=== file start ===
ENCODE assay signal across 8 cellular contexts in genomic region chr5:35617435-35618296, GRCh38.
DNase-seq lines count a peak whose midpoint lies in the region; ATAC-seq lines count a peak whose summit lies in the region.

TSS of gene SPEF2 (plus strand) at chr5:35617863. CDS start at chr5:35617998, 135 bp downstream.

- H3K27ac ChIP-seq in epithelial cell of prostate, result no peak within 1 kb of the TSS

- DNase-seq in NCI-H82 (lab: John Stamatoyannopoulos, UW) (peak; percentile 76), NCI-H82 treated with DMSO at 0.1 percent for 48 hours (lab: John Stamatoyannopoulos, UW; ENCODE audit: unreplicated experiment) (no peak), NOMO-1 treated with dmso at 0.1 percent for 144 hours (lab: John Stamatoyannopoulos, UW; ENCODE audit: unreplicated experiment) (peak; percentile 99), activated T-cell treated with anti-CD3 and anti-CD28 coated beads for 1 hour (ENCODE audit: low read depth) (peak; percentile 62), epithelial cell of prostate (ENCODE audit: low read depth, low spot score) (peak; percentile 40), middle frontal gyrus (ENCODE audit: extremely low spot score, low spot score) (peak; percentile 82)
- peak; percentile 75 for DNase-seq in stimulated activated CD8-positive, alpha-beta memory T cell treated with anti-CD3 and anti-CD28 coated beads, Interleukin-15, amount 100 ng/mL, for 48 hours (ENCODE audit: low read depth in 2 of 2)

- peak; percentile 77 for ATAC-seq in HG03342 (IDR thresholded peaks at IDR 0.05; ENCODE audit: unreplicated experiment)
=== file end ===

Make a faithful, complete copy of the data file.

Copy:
ENCODE assay signal across 8 cellular contexts in genomic region chr5:35617435-35618296, GRCh38.
DNase-seq lines count a peak whose midpoint lies in the region; ATAC-seq lines count a peak whose summit lies in the region.

TSS of gene SPEF2 (plus strand) at chr5:35617863. CDS start at chr5:35617998, 135 bp downstream.

- H3K27ac ChIP-seq in epithelial cell of prostate, result no peak within 1 kb of the TSS

- DNase-seq in NCI-H82 (lab: John Stamatoyannopoulos, UW) (peak; percentile 76), NCI-H82 treated with DMSO at 0.1 percent for 48 hours (lab: John Stamatoyannopoulos, UW; ENCODE audit: unreplicated experiment) (no peak), NOMO-1 treated with dmso at 0.1 percent for 144 hours (lab: John Stamatoyannopoulos, UW; ENCODE audit: unreplicated experiment) (peak; percentile 99), activated T-cell treated with anti-CD3 and anti-CD28 coated beads for 1 hour (ENCODE audit: low read depth) (peak; percentile 62), epithelial cell of prostate (ENCODE audit: low read depth, low spot score) (peak; percentile 40), middle frontal gyrus (ENCODE audit: extremely low spot score, low spot score) (peak; percentile 82)
- peak; percentile 75 for DNase-seq in stimulated activated CD8-positive, alpha-beta memory T cell treated with anti-CD3 and anti-CD28 coated beads, Interleukin-15, amount 100 ng/mL, for 48 hours (ENCODE audit: low read depth in 2 of 2)

- peak; percentile 77 for ATAC-seq in HG03342 (IDR thresholded peaks at IDR 0.05; ENCODE audit: unreplicated experiment)